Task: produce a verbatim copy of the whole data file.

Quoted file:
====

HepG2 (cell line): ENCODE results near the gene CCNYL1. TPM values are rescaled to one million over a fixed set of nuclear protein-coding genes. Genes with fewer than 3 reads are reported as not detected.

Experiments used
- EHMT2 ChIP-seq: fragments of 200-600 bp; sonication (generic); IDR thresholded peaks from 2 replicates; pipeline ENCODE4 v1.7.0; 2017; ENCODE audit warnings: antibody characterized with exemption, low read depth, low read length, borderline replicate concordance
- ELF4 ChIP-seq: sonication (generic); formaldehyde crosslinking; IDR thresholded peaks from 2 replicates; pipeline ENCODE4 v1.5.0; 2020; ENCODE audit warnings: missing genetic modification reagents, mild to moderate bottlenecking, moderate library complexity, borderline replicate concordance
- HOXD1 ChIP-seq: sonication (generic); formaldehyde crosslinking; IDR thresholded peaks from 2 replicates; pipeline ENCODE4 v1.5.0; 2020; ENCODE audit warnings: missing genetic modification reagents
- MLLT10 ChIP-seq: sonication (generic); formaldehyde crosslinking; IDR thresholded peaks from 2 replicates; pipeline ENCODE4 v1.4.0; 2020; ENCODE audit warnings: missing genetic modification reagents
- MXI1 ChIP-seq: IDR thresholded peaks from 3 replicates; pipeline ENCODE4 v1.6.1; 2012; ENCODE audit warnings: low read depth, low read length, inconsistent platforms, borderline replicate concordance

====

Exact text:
HepG2 (cell line): ENCODE results near the gene CCNYL1. TPM values are rescaled to one million over a fixed set of nuclear protein-coding genes. Genes with fewer than 3 reads are reported as not detected.

Experiments used
- EHMT2 ChIP-seq: fragments of 200-600 bp; sonication (generic); IDR thresholded peaks from 2 replicates; pipeline ENCODE4 v1.7.0; 2017; ENCODE audit warnings: antibody characterized with exemption, low read depth, low read length, borderline replicate concordance
- ELF4 ChIP-seq: sonication (generic); formaldehyde crosslinking; IDR thresholded peaks from 2 replicates; pipeline ENCODE4 v1.5.0; 2020; ENCODE audit warnings: missing genetic modification reagents, mild to moderate bottlenecking, moderate library complexity, borderline replicate concordance
- HOXD1 ChIP-seq: sonication (generic); formaldehyde crosslinking; IDR thresholded peaks from 2 replicates; pipeline ENCODE4 v1.5.0; 2020; ENCODE audit warnings: missing genetic modification reagents
- MLLT10 ChIP-seq: sonication (generic); formaldehyde crosslinking; IDR thresholded peaks from 2 replicates; pipeline ENCODE4 v1.4.0; 2020; ENCODE audit warnings: missing genetic modification reagents
- MXI1 ChIP-seq: IDR thresholded peaks from 3 replicates; pipeline ENCODE4 v1.6.1; 2012; ENCODE audit warnings: low read depth, low read length, inconsistent platforms, borderline replicate concordance